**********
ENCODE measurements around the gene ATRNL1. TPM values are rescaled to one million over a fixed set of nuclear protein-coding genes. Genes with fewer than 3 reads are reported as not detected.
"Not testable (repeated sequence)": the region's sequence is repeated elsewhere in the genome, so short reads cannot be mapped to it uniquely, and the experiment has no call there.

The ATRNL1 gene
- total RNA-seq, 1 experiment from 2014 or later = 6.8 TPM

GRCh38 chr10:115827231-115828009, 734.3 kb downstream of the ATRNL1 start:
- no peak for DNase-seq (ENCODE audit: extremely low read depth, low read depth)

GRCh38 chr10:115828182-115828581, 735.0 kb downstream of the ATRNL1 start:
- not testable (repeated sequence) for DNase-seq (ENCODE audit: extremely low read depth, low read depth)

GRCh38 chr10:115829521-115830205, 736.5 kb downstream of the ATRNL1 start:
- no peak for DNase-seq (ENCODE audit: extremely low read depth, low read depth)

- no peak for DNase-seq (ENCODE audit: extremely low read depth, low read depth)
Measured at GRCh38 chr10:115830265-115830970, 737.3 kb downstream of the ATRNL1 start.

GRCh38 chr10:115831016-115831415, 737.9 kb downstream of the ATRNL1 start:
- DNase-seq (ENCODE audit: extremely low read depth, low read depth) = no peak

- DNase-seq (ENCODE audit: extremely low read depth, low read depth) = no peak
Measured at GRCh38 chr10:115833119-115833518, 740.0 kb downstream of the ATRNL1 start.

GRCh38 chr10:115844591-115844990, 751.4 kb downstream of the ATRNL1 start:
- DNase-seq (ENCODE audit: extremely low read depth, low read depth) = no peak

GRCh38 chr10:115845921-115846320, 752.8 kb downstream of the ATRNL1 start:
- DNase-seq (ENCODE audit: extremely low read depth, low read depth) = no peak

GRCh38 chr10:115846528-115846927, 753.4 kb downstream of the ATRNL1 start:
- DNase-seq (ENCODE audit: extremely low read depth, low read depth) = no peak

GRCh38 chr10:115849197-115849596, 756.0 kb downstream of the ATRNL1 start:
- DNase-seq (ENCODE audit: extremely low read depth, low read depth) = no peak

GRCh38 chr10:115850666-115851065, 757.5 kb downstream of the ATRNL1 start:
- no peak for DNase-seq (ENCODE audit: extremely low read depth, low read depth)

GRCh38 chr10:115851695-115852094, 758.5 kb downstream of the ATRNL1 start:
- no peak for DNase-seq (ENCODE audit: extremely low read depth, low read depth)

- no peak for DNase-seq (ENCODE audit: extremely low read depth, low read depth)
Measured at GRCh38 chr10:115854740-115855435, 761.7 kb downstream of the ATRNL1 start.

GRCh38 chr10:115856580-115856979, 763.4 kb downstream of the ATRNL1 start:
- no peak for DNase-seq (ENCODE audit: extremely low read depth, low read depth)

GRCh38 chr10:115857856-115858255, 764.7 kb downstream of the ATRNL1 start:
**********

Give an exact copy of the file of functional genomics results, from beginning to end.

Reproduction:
ENCODE measurements around the gene ATRNL1. TPM values are rescaled to one million over a fixed set of nuclear protein-coding genes. Genes with fewer than 3 reads are reported as not detected.
"Not testable (repeated sequence)": the region's sequence is repeated elsewhere in the genome, so short reads cannot be mapped to it uniquely, and the experiment has no call there.

The ATRNL1 gene
- total RNA-seq, 1 experiment from 2014 or later = 6.8 TPM

GRCh38 chr10:115827231-115828009, 734.3 kb downstream of the ATRNL1 start:
- no peak for DNase-seq (ENCODE audit: extremely low read depth, low read depth)

GRCh38 chr10:115828182-115828581, 735.0 kb downstream of the ATRNL1 start:
- not testable (repeated sequence) for DNase-seq (ENCODE audit: extremely low read depth, low read depth)

GRCh38 chr10:115829521-115830205, 736.5 kb downstream of the ATRNL1 start:
- no peak for DNase-seq (ENCODE audit: extremely low read depth, low read depth)

- no peak for DNase-seq (ENCODE audit: extremely low read depth, low read depth)
Measured at GRCh38 chr10:115830265-115830970, 737.3 kb downstream of the ATRNL1 start.

GRCh38 chr10:115831016-115831415, 737.9 kb downstream of the ATRNL1 start:
- DNase-seq (ENCODE audit: extremely low read depth, low read depth) = no peak

- DNase-seq (ENCODE audit: extremely low read depth, low read depth) = no peak
Measured at GRCh38 chr10:115833119-115833518, 740.0 kb downstream of the ATRNL1 start.

GRCh38 chr10:115844591-115844990, 751.4 kb downstream of the ATRNL1 start:
- DNase-seq (ENCODE audit: extremely low read depth, low read depth) = no peak

GRCh38 chr10:115845921-115846320, 752.8 kb downstream of the ATRNL1 start:
- DNase-seq (ENCODE audit: extremely low read depth, low read depth) = no peak

GRCh38 chr10:115846528-115846927, 753.4 kb downstream of the ATRNL1 start:
- DNase-seq (ENCODE audit: extremely low read depth, low read depth) = no peak

GRCh38 chr10:115849197-115849596, 756.0 kb downstream of the ATRNL1 start:
- DNase-seq (ENCODE audit: extremely low read depth, low read depth) = no peak

GRCh38 chr10:115850666-115851065, 757.5 kb downstream of the ATRNL1 start:
- no peak for DNase-seq (ENCODE audit: extremely low read depth, low read depth)

GRCh38 chr10:115851695-115852094, 758.5 kb downstream of the ATRNL1 start:
- no peak for DNase-seq (ENCODE audit: extremely low read depth, low read depth)

- no peak for DNase-seq (ENCODE audit: extremely low read depth, low read depth)
Measured at GRCh38 chr10:115854740-115855435, 761.7 kb downstream of the ATRNL1 start.

GRCh38 chr10:115856580-115856979, 763.4 kb downstream of the ATRNL1 start:
- no peak for DNase-seq (ENCODE audit: extremely low read depth, low read depth)

GRCh38 chr10:115857856-115858255, 764.7 kb downstream of the ATRNL1 start: